Gigabyte's premium wireless mouse

Subject: General Tech | October 17, 2013 - 06:09 PM |
Tagged: input, gaming mouse, Aivia Uranium, gigabyte

Gigabyte's Aivia Uranium is more than just a wireless gaming mouse, you also get a receiver with a receiver that sports an OLED and displays what your current settings are.  The report rate can be set from 125Hz to 1kHz and the DPI from 100 to 6500 on the fly.  Counting the mouse wheel there are 10 programmable buttons which can handle macros as well as single push actions.  At $120 it is quite expensive but HiTech Legion felt there were enough included functions to actually make it worth it for someone who needs more than just a mundane mouse.

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"The Gigabyte Aivia Uranium is a one of a kind gaming mouse that comes with an OLED wireless receiver. The receiver's display enables the Aivia Uranium to control macros, program buttons, change sensitivity and polling rates without having to use software on the computer. There are 10 programmable buttons and a no-slip rubberized surface so that even the most intense gaming session won't go out of control."

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A pair of gaming peripherals from CoolerMaster

Subject: General Tech | September 26, 2013 - 05:46 PM |
Tagged: input, coolermaster, CM Storm, Havok, quickfire xt, gaming mouse, mechanical keyboard

Up for review at Overclockers Club is a pair of CM Storm peripherals, the Havok gaming mouse and the Quckfire XT mechanical keyboard.  Their review unit had Cherry Blue switches but you can choose your favourite Cherry switch when you order the keyboard.  For those who prefer a minimalistic looking keyboard with a lot of hidden features this is a great choice.  The Havoc gaming mouse is also fairly plain looking and also hides a variety of features. This model is definitely a right handed mouse and best avoided by those with tiny hands but for right handed folks who like to have a hand full of mouse the Havoc could be the peripheral you are looking for.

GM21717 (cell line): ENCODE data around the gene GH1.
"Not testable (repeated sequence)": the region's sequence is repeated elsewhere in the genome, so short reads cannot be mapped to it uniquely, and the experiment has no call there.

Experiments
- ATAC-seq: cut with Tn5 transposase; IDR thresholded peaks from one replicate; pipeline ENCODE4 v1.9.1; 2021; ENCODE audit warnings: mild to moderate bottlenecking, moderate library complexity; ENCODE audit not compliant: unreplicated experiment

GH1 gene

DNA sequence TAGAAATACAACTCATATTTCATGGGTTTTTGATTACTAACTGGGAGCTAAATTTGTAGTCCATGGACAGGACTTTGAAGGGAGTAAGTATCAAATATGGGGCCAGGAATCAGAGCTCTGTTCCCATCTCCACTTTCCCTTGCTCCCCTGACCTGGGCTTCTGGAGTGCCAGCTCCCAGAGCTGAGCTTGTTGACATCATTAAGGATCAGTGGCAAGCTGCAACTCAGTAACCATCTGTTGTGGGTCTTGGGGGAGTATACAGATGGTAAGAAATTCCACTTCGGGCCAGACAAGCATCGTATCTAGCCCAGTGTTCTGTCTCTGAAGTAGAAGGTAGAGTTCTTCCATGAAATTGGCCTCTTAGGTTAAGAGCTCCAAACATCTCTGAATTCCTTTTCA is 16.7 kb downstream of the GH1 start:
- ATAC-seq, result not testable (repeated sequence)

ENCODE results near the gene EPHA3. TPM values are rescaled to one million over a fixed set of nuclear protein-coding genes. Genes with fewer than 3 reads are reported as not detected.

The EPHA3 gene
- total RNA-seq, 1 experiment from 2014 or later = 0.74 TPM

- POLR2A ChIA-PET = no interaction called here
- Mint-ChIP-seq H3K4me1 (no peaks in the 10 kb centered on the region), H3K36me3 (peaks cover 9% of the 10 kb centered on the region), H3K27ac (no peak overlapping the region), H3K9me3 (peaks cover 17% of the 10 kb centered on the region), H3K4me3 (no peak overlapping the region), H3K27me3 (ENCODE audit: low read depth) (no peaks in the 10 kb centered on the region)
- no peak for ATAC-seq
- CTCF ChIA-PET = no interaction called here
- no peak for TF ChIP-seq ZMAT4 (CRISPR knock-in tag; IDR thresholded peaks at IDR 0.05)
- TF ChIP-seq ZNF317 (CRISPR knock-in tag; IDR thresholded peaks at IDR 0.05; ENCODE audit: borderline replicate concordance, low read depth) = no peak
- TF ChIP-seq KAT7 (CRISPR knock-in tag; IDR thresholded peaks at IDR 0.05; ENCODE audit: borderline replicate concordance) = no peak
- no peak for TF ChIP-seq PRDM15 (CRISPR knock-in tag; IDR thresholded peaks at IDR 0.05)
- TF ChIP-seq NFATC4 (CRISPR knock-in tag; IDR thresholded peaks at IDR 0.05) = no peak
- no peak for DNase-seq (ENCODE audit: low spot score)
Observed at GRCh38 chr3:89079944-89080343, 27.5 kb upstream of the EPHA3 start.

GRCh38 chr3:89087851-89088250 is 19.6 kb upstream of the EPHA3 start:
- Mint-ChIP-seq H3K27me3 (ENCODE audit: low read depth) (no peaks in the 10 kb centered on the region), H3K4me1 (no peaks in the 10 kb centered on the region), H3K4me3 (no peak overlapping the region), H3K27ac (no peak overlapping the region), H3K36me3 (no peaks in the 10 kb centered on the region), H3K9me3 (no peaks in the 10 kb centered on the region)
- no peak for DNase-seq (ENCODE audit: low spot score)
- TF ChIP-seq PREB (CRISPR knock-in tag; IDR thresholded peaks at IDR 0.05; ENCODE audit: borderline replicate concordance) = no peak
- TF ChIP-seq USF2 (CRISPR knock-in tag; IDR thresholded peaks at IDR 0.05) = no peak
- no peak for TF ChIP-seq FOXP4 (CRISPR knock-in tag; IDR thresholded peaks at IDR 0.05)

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"Overall I really enjoyed the CM Havoc gaming mouse. I usually don't go for the fat mice, but this is one you can definitely be a chubby chaser for and still be thought of as okay. It is definitely set to fancy those with a palm grip and despite having small hands there's not too much there. It is built nice and sturdy and even some rage smashes of the mouse have not shown any instant signs of loss. The little bit of lighting really adds to the mouse in my opinion; for some reason I fall into the category of loving a little bit of customization through a little bit of lighting on my peripherals. The lighting is subtle enough and you can turn it off completely without it looking like it is broken. I didn’t like that I couldn’t have my full RGB spectrum, but I can settle with the standard options provided. The mouse glides quite well even on the cheapest of mouse pads and is great for many hours of game play, work, and whatever else you use your mouse for. It's just a nice simple connection between you and your machine."

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At $50 the Tesoro Shrike is a lot of mouse

Subject: General Tech | September 5, 2013 - 05:31 PM |
Tagged: Tesoro, gaming mouse, input, shrike

Tesoro is certainly not as well established a mouse maker as Razer and others but they seem to be aiming for the high end crowd.  Their Shrike Gaming Mouse comes with three 10g weights and a single 5g to allow you to choose the most comfortable weight for your hands.  There are eight buttons including the DPI switcher, which you can actually reprogram if you wish and the plastic exterior resembles brushed aluminium which is rather unique; the LEDs are not so uncommon.  It can store up to 40 programmed macros on its 128KB onboard memory and is configurable up to 5600 dpi at a 1000Hz polling rate. Check out R&B Mods for more.

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"Today we are taking a look at another gaming mouse from Tesoro. Up for testing is the Shrike which seems to be a tad sharper than the previous Tesoro we looked at so lets take a closer look."

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Cooler Master's new mechanical keyboard, the QuickFire XT

Subject: General Tech | August 6, 2013 - 02:34 PM |
Tagged: input, cooler master, quickfire xt, Cherry MX

The Cooler Master QuickFire XT comes in four different flavours of Cherry, Blue, Red, Brown and Green.  You can pick your preferred type of mechanical switch, from low resistance to strong as well as a click or a non-click feedback for a keypress.  It can also function either as USB or PS/2 for those who like to push more than a half dozen buttons at once and looks very familiar, lacking the sometimes ridiculous amount of extra media buttons.  You can easily swap keys around for those who prefer bright red WSAD or who want to incorporate the two unique CM buttons.  Legit Reviews has the full story here.